A pro-life supporter yells into a megaphone in front of the U.S. Supreme Court June 23. (photo/Andrew Gombert, EPA/CNS)

I know a Midwesterner who, in the disquieting trough of his middle years, decided to renounce his Catholic faith and proclaim himself an atheist. Because he found the Midwest uncongenial to his new creed, he announced to his family that he wanted to move to California, where he expected to find more like-minded people.

His family put the kibosh on this little anti-hajj, which spared him the disillusionment of discovering how hard it is to finance a mortgage in paradise with Midwestern dollars.

His stereotype of California — a left coast filled with the blissfully godless — is understandable if wrongheaded. It is the result of Hollywood probably, since outside of “The Simpsons,” it is hard to find a TV family of any shade or inclination that has a religious bone in its collective body.

Yet the wonder of my hometown of Los Angeles is how much faith can still be found throughout the city. If a modern-day Abraham were to be bargaining with God to save the City of Angels, he would surely be able to produce thousands of just men and women who love the Lord and live out their faith in daily, hidden acts of service and love.

Sure, some may work for Catholic Charities, but others simply take care of aging relatives or sick children or battered women. Some may teach in parochial schools and religious education programs, but others read Bible stories to their toddlers or make sure their kids get to Mass every Sunday. Some walk the sidewalks outside abortion clinics. Others simply help the frightened and unwed when no one else will.

So much of faith is unseen, like St. Therese’s little way: the humble acts of service, the rosary said while inching forward on the 405, the lighting of a candle in the cool, dark sanctuary of a downtown church. We Catholics are used to the unseen. Perhaps it is our many decades of proving to a hostile culture that we could be good citizens, just like everybody else, so all the things that were not like everybody else were cloistered away.

There is only one day a year when Catholics suddenly become visible again — Ash Wednesday. It is the one day that even television anchors get to display their faith. The rest of the year, we mainly mimic the indeterminate civil religion of the Joneses.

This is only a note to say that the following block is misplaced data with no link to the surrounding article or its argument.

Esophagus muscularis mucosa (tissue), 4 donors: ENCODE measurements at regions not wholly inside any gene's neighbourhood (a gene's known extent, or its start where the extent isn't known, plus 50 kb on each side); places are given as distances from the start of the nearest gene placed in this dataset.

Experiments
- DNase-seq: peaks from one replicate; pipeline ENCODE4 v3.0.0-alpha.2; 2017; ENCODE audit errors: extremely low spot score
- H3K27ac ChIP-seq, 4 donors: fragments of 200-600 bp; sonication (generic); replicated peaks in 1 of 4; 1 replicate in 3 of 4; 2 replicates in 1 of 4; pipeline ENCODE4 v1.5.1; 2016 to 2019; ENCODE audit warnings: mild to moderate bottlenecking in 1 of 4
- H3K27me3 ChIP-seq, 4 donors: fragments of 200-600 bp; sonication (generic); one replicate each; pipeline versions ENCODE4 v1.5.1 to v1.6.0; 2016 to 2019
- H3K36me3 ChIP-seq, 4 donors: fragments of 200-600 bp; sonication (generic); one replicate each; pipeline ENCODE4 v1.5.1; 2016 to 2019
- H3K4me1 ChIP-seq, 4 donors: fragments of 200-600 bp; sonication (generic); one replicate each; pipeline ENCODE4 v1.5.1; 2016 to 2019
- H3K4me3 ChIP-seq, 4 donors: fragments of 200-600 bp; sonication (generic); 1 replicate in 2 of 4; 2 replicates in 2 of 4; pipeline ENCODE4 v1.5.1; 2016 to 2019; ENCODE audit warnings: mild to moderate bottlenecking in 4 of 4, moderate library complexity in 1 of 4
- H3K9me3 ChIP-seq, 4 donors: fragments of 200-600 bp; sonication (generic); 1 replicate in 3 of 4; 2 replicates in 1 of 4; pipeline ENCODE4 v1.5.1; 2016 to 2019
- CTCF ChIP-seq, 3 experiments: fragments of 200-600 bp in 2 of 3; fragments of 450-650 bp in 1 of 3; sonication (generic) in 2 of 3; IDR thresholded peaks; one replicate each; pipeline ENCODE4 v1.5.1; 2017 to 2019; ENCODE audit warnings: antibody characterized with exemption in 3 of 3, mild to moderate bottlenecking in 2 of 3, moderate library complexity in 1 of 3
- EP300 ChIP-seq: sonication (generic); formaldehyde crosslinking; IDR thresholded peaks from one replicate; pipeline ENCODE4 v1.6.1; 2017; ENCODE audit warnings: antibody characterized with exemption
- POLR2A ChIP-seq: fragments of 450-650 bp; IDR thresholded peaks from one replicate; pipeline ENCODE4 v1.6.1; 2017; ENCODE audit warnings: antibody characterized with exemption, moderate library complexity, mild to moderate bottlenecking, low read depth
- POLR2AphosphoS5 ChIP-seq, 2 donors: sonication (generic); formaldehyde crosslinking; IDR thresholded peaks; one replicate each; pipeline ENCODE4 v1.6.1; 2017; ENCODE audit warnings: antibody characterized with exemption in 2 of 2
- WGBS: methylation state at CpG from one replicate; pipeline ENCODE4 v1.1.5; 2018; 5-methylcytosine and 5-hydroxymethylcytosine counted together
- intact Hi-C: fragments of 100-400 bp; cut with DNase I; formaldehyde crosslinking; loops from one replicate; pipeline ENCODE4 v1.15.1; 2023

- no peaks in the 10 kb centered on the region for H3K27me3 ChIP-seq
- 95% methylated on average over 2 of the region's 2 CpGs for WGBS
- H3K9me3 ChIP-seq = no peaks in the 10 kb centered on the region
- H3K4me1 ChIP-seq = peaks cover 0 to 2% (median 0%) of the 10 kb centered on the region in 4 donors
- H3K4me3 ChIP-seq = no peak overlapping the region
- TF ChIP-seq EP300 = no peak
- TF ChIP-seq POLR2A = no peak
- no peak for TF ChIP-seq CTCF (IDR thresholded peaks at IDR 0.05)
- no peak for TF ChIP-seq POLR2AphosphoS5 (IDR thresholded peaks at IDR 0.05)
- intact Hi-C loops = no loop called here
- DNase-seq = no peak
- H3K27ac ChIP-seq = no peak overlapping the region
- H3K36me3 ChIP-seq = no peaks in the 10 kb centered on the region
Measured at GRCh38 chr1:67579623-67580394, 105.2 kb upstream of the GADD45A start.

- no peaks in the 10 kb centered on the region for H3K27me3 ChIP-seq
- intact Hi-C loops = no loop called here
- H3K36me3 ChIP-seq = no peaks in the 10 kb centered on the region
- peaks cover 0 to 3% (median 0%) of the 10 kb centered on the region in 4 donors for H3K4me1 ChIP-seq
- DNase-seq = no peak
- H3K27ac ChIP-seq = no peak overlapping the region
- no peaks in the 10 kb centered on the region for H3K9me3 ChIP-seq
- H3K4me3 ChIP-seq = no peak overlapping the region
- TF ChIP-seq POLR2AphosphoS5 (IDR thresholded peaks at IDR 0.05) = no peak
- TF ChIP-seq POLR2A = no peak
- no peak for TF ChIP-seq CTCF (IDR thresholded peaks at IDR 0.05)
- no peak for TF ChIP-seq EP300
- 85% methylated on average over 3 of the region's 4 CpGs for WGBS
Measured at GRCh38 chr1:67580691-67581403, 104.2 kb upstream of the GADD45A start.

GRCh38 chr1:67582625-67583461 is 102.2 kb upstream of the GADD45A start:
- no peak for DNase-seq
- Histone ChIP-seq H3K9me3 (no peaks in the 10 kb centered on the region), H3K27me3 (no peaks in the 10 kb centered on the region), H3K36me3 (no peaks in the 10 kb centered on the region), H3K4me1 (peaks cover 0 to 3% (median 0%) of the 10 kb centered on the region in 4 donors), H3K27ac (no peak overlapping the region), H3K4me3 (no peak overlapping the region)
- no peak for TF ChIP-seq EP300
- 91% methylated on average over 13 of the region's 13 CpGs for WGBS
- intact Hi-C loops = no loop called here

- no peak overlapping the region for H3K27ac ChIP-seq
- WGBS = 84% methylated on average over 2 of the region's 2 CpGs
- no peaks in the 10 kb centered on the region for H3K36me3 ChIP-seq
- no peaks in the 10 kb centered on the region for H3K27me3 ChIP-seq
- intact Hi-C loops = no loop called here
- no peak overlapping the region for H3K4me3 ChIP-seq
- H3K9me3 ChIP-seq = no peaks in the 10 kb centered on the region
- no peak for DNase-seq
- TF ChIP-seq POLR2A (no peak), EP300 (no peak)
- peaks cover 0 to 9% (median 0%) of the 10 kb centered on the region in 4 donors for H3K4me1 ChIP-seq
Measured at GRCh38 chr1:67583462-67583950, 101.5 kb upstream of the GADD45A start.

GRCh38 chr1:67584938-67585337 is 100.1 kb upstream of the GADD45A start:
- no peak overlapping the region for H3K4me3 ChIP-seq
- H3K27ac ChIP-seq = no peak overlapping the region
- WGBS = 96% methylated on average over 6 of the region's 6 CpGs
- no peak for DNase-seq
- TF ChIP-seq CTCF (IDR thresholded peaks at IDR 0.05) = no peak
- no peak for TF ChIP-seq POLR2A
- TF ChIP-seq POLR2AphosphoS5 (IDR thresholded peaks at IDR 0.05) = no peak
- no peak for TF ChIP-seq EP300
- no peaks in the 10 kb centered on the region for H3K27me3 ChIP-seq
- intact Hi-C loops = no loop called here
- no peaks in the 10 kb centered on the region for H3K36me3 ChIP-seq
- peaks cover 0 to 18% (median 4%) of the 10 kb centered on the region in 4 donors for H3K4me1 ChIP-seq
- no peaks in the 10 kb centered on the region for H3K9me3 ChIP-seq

All of this is understandable, but it seems that unseen and unheard these days means only one side gets to make noise.

California may have its share of saints in the making, but it is also home for a lot of the nastier stuff going on out there in the broader culture. Coercive legislation forcing Catholic institutions to fund abortion or provide contraceptives. The new “right” to suicide and the inevitable slippery slope that such a “right” is. The militarization of some social institutions and the moral libertarianism of others.

Catholics do such a good job of being quiet, and have been so good for so long at being quiet, that it will be quite a cultural sea change to start speaking up. But speak up we must. We have to start, however hesitantly, to begin wearing our faith on our sleeves.

For Catholics to do this, however, we have to know both the “whats” and the “whys” of our faith: what we profess to believe as Catholics, and why the Church teaches what it does.

I don’t think this is as easy as it sounds. We may not all be operating like Midwestern atheists, but a lot of us have been on auto pilot. We are pretty smart about technology and business, medicine and law, but we don’t feel very comfortable talking about our faith. For most of us, we stopped any formal instruction in the faith back in high school. Or even grammar school. This is a big challenge for our parishes and Catholic schools: teaching the adults and not just the children.

Of course, the faith is not just about debating points. It is about witnessing, about becoming living examples of what we believe. It means living our lives with that spirit-filled coherence in which what we believe radiates through what we do, and what we do testifies to what we believe.

Catholics aren’t going to win every political argument. We may not be able to protect every innocent life, or provide shelter for every homeless or undocumented person. A democratic society doesn’t mean that our side wins all the time. It does mean that our side gets to have a say. In our country right now, we Catholics need to know what to say and how to stand up for what we believe. Even when it is unpopular. Especially when it is unpopular. 

Greg Erlandson was recently appointed editor in chief of Catholic News Service. He is a graduate of Loyola Marymount University.


Highlights

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